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Storage vendors pitching self-service as-a-service

Storage vendors like Dell Technologies are adding self-service products to their as-a-service portfolios, directed at enterprises seeking to keep daily operation in house.

Legacy storage vendors building out managed as-a-service portfolios are now introducing a new offering: a customer-supervised option.

Dell Technologies added a new purchase option for Apex Data Storage services earlier this month. The customer-managed option lets customers purchase storage systems, capacity and other support subscriptions without the management and day-to-day performance oversight by Dell employees or contractors. Like the vendor-managed option, the customer-managed variant has Dell or its partners install and own the hardware in a co-located or customer data center.

Some analysts argue these customer-managed storage-as-a-service products are an attempt to pad adoption numbers, while others say they meet the individual needs of enterprise storage buyers.

The diversification of products mirror storage products sold by hyperscalers such as AWS and Microsoft Azure, said Dave Raffo, an analyst at Evaluator Group. Providing options builds out the portfolio and keeps legacy storage vendors competitive to hyperscalers, even if the points of differentiation are slim.

NetApp Keystone and Pure Storage's Evergreen products similarly offer some variant on a storage service directly under the control of the customer, Raffo noted.

"[Vendors] want to make buying storage more similar to the way you buy in the cloud," Raffo said. "The more options you get, the better. Everyone has to figure out the best price-slash-performance."

Market demand

Dell's belief that competitors are diversifying their subscription services follows an ongoing storage trend, according to Naveen Chhabra, an analyst at Forrester Research.

Beyond just HPE, Dell and Pure, other companies such as Cisco, NetApp and even AWS with its Outposts hybrid storage product aim to hook enterprises with on-premises storage into subscription services.

"It's just the beginning for all subscription services," Chhabra said. "I see a momentum in the marketplace."

If vendors can shift customers into a subscription model over traditional purchases or pay-as-you-go services, they can also add on additional service expenses, which some customers may not normally purchase outright.

"What's my incentive to sell the same product in a subscription manner? While it may appear to cost less, vendors get a higher margin on that services portion," he said.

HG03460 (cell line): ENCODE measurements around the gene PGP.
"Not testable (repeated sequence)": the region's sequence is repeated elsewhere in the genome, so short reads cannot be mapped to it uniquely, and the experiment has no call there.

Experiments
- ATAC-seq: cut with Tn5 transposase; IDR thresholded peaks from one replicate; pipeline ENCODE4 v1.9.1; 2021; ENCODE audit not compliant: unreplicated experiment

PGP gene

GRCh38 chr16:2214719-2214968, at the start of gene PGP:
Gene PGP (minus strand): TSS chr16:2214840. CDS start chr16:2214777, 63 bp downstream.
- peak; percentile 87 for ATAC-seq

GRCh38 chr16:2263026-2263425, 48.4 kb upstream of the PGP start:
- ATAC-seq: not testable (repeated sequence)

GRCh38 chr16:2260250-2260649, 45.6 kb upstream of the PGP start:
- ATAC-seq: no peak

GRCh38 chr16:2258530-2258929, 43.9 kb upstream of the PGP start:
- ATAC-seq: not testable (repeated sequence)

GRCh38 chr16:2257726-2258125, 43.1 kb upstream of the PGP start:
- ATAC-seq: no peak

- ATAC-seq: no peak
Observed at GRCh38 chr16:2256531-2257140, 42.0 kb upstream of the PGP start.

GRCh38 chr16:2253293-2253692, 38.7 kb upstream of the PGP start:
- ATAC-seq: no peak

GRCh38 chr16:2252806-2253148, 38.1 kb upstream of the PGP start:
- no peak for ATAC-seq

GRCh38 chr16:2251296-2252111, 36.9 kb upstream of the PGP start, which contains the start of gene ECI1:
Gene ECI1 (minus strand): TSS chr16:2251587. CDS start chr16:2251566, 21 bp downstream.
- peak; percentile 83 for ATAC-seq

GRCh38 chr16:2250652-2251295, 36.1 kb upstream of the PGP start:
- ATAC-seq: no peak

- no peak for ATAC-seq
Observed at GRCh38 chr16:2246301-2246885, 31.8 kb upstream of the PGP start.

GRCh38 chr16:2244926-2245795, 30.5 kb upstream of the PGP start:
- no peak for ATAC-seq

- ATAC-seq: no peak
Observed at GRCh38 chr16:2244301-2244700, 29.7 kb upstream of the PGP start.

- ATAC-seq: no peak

We've ended up with a situation here that makes you question what Apex means.
Chris EvansAnalyst, Architecting IT

Chhabra added vendor storage subscriptions are often marketed as hybrid or multi-cloud but can be used as ways to keep customers in a storage vendor's ecosystem instead of a hyperscaler's.

That might not be the case for Dell. Brent Ellis, an analyst at Forrester Research, said Dell's Apex separates itself from the storage as-a-service pack as it isn't tied to a specific cloud partner, meaning customers can pursue a multi-cloud strategy without being tied to a particular hyperscaler.

"It's pretty clear Dell got the message that enterprises will be in the cloud and in the data center," Ellis said. "It's the vendor's responsibility to bridge those. … I think Dell is working hard to make the transition to the hybrid cloud."

Storage vendors are still experimenting with subscriptions, especially as customers are pushing back against all-encompassing services and see value in keeping storage administrators on staff, Ellis added.

"[Vendors are] in a mode of experimentation right now," Ellis said. "A lot of [customers] came back and said, 'This doesn't help as us as much. What are we going to do? Fire our storage admins? They have a lot of knowledge.'"

Joint or sole custody

Dell's new customer-managed model appears to defeat the purpose of a fully managed service, according to Chris Evans, an analyst at Architecting IT.

Having a customer-managed option under the Apex umbrella allows Dell to sell both modern, cloud-like and more traditional self-service products under the same branding. Evans believes Dell's stretch of Apex in this direction has more to do with the appearance rather than reality of customers investing in its latest portfolio.

If customers opt for the customer-managed product, they'll still pay for additional services that come bundled with Apex, such as set-up and technical support at a markup compared to existing purchase options within Dell's enterprise catalogue, Evans said.

"We've ended up with a situation here that makes you question what Apex means," Evans said. "Maybe that's my misunderstanding of the way they're trying to sell this, but my thought was [Dell Technologies wanted] to get to a fully managed, as-a-service [model]."

But a customer-managed model was always planned as part of the Apex storage portfolio and was launched after customer feedback crystalized the need for such a service, according to Devon Reed, vice president of Apex Offers product management.

The customer-managed Apex product isn't that different from competitor products, Reed added, noting sale flexibility remains an important factor for storage vendors to attract a variety of buyers.

Tim McCarthy is a journalist living in the North Shore of Massachusetts. He covers cloud and data storage news.

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